Indigenous Australians must be lifted out of poverty and disadvantage.
Indigenous Australians deserve respect and recognition as the nation’s first people.
Indigenous Australians must be recognized in our Constitution.
Everyone is entitled to secure employment.
Everyone is entitled to satisfying employment.
Everyone is entitled to decent wages.
Let’s get wages rising again.
Corporate profits are soaring; let’s lift wages too.
Let’s encourage large and small business to expand.
Labor is ‘business friendly’.
Business builds our nation’s prosperity.
Employers and employees together will build a better Australia.
Restore Victoria’s fair share of federal infrastructure funding
Stop wage theft by greedy employers.
Stop employers cheating you by not paying your superannuation on time.
Restore penalty rates.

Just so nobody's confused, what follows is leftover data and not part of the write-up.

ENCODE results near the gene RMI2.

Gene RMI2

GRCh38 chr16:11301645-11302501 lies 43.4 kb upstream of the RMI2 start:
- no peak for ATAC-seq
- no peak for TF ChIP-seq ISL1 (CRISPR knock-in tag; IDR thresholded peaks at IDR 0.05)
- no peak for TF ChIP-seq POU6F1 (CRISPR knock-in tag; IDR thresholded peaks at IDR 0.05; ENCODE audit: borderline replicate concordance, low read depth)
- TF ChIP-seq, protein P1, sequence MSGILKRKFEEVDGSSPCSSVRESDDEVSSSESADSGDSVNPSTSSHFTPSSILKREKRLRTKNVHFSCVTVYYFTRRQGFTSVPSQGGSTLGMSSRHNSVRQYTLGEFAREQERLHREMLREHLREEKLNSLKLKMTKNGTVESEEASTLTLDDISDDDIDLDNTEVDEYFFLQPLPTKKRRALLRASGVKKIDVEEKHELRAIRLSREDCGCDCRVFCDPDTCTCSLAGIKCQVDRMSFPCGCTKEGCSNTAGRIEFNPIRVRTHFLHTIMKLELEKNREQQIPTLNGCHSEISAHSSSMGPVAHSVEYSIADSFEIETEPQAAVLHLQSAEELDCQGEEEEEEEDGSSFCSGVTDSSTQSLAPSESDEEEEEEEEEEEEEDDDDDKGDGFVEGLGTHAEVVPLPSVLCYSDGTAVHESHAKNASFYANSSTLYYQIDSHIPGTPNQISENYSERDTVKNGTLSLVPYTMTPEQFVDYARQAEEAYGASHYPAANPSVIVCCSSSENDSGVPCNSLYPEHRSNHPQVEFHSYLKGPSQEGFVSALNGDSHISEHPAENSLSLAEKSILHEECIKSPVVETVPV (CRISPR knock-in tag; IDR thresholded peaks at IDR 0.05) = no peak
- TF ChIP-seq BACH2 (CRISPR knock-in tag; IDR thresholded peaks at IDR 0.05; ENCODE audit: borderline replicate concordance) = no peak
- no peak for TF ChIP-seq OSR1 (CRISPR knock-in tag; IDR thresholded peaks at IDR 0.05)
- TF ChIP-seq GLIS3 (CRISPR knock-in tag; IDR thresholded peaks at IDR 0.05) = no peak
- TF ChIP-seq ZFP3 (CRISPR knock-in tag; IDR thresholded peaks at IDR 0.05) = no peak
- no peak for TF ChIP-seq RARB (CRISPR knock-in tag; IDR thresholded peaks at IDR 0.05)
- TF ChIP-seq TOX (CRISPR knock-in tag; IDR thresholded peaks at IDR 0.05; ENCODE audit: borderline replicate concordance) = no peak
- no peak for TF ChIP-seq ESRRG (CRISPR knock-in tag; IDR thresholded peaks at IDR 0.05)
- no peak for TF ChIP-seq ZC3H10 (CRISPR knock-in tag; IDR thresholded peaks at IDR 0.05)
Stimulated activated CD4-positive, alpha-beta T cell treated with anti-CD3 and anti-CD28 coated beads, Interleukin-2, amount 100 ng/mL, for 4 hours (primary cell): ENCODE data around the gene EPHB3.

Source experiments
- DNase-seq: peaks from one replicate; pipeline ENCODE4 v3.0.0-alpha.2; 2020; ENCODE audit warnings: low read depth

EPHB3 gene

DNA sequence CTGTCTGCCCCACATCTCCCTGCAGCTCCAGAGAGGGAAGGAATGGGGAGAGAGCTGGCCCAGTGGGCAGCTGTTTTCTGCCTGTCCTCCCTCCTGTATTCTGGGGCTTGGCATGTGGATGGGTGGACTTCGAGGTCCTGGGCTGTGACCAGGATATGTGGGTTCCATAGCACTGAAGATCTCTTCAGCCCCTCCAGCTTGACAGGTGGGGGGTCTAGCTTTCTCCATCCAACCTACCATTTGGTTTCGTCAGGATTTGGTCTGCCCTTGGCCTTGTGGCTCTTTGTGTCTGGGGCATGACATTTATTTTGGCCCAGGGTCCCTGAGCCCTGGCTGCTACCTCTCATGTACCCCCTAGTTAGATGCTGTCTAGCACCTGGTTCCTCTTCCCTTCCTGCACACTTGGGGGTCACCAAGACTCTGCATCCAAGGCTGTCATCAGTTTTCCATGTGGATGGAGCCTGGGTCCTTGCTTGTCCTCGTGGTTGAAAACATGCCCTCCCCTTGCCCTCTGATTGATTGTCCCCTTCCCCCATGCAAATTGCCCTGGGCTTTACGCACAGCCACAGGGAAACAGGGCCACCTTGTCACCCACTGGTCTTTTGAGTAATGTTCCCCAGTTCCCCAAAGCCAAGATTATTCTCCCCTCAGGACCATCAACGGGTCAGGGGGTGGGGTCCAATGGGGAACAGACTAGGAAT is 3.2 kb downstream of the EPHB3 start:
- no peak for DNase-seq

Everyone is entitled to a safe workplace.
Everyone must be able to come home safely.
Every family deserves to have loved ones come home from work unharmed.
Labor will increase childcare funding and gives a fair go to millions of households.
All school leavers deserve to get a good job
All school leavers deserve a good education and sound training for work.
All school leavers deserve a place at university or TAFE.
Everyone deserves a financially secure retirement.
Everyone deserves reliable superannuation.
No one should be in poverty after retirement.
Everyone deserves high-quality health care whenever they need it.
All Australians deserve affordable, accessible health care.
Good healthcare for all.
Everyone deserves decent end-of-life care.
Everyone is entitled to a clean, unpolluted environment.
Our children must be able to inherit a sustainable planet.
We owe it to our children to clean up pollution and preserve our country and all its precious assets.
Farmers need security of water supply, protection against adverse conditions, guaranteed markets, and financial security
Overseas trade must be promoted and preserved.
Trading tariffs and regulations must foster international trade.
Trade barriers must be reduced.
Let’s now try a few negative slogans.
First, avoid reference to ‘The top end of town’